Jesus Expects Us to Help Those in Need, But Are We?
In Jesus’s engaging teaching that we call the Sermon on the Mount, he talks about giving to those in need. He says, “When you give . . . ” He doesn’t say, “If you give . . .” (Matthew 6:2–4). It’s clear that Jesus expects us to give to those in need. But how can we best help others?
The Need Is Huge
The vast need all around me overwhelmed me; it paralyzed me to inaction. I thought that if I helped anyone, I would have to help everyone. This is impossible. To deal with this insurmountable task, I took the simple path. I decided I would give money to the church—letting them use it where it was most needed—and not give to anyone else.
It was a cowardly decision that I regret.
Doing this allowed me to smugly say no to every request because I was already giving to God’s church instead. What convicted me, however, was a look at the church’s budget. About 95 percent of all the money they received went to pay salaries and building expenses. That left 5 percent for everything else.
This church did little, if anything, to help those in need. The budget at every church I’ve looked at has a similar ratio. In fact, too many churches focus all their budget on internal issues and have nothing left for those in need.
Though my decision to give only to the church eased my struggle to know what to give to, it wasn’t the best way to help those with needs. I was ignoring Jesus’s instruction about when you give.
Be Good Stewards
I then began looking for service and para-church organizations that focused on helping those in need. By giving to them, I indirectly help those who struggle. To fine tune my search and not let the plethora of worthy options overwhelm me, I looked for areas that aligned with my passions. I identified four categories.
I began giving to these causes, and they soon received all my charitable giving. I follow this plan fully—except for when the Holy Spirit prompts me to make an exception.
Giving to worthy organizations is great, and it makes an impact in our world, be it locally or globally. Yet in most cases the organization stood between me and the recipients. To best follow Jesus’s instructions about when you give, I needed to address the needs that confronted me day-to-day.
I once worked in a downtown office, where people asking for a handout often confronted me in the parking lot. Regardless of the need they presented, money was the solution they sought. At first, I would tell them, “Sorry, I have no money.” Sometimes this was true, for my wallet would be empty. But most of the time, it was a convenient lie.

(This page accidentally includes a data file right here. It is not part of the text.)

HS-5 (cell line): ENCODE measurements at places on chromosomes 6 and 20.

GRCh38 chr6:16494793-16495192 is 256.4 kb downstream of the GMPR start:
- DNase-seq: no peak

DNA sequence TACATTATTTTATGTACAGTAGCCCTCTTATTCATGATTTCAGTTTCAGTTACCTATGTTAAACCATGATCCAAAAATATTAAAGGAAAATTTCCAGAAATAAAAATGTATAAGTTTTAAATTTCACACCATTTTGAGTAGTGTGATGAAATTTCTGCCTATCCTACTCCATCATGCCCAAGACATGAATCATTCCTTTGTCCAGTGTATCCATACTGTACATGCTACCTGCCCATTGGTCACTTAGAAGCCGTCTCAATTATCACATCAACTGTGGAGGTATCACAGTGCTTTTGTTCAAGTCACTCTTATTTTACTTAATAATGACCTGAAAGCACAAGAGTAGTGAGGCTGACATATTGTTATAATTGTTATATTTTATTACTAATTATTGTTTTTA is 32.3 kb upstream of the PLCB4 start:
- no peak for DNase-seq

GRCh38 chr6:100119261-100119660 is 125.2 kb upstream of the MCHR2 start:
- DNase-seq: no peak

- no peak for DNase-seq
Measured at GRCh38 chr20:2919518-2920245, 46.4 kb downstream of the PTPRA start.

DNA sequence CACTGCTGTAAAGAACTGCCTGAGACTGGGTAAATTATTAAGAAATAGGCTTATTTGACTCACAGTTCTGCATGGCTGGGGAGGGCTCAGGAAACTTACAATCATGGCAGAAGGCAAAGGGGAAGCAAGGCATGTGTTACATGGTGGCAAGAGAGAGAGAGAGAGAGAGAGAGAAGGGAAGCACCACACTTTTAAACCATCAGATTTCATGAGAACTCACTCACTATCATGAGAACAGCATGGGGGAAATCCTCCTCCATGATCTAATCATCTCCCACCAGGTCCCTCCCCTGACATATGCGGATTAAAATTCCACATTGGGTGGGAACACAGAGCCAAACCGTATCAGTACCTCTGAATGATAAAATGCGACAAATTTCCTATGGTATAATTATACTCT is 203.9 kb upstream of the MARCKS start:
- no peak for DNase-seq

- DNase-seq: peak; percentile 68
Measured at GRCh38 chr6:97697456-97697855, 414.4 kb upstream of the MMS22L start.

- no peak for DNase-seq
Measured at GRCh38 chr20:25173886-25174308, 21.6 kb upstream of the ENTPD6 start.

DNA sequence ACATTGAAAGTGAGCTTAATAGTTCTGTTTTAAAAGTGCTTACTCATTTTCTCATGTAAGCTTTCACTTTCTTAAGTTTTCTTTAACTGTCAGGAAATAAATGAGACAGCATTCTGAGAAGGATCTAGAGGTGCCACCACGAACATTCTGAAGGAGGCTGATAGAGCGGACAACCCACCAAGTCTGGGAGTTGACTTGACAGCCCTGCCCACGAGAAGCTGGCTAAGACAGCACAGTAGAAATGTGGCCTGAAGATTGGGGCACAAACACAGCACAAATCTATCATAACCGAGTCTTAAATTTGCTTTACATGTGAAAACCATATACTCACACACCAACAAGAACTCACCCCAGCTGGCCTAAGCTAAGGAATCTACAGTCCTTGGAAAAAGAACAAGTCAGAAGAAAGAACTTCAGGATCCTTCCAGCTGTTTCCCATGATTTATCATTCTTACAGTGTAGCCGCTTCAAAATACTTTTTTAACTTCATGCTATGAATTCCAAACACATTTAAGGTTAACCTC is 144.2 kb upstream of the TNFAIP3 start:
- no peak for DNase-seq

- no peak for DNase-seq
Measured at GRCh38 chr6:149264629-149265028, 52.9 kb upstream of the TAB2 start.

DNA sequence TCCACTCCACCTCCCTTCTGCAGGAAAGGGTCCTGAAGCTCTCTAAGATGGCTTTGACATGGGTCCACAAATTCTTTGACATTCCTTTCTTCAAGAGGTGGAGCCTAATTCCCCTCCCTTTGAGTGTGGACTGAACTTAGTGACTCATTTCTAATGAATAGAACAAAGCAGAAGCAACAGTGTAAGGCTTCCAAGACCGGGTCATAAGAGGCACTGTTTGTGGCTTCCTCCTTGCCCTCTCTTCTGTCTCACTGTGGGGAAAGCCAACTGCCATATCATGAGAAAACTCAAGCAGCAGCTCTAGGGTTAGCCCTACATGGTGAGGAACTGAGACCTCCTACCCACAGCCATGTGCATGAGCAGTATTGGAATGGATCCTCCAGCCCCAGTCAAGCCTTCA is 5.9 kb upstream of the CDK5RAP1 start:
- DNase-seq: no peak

Now, determined to stop my dishonest response to these panhandlers, I sought ways to address their underlying need, without directly handing them cash—which most times I suspect would have gone for alcohol or drugs.
I’d buy people meals, purchase bus passes, take them to the grocery store, fill up their car with gas, or give them a ride. Once I even offered to put a man in a hotel room for the night. He declined. Despite his carefully constructed tale of woe, what he really wanted was my money, not my help.
At the Holy Spirit’s direction, I did my best to follow Jesus’s instructions about when you give. In doing this, however, I often ended up making unwise decisions in my attempts to truly help these people. Thankfully, God, in his grace, protected me from my recklessness.
Moving Forward When You Give
I continue to support worthy organizations, strive to be a good steward of God’s blessings, and follow the Holy Spirit’s guidance in directly helping others. I desire to make a sincere effort to help these people in their plight without enabling questionable behavior or allowing them to take advantage of my charity.
Yes, I sometimes make mistakes, supporting people or causes that take advantage of my generosity to follow Jesus’s command about when you give. Yet I know the one way to make sure this never happens is to never give. And that’s a mistake I won’t make.
Peter DeHaan writes about biblical Christianity to confront status quo religion and live a life that matters. He seeks a fresh approach to following Jesus through the lens of Scripture, without the baggage of made-up traditions and meaningless practices.